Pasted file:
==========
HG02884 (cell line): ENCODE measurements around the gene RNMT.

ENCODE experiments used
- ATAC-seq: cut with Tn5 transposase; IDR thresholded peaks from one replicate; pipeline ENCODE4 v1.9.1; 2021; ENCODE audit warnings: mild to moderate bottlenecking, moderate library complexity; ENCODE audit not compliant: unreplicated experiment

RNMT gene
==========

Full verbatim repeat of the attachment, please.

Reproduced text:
HG02884 (cell line): ENCODE measurements around the gene RNMT.

ENCODE experiments used
- ATAC-seq: cut with Tn5 transposase; IDR thresholded peaks from one replicate; pipeline ENCODE4 v1.9.1; 2021; ENCODE audit warnings: mild to moderate bottlenecking, moderate library complexity; ENCODE audit not compliant: unreplicated experiment

RNMT gene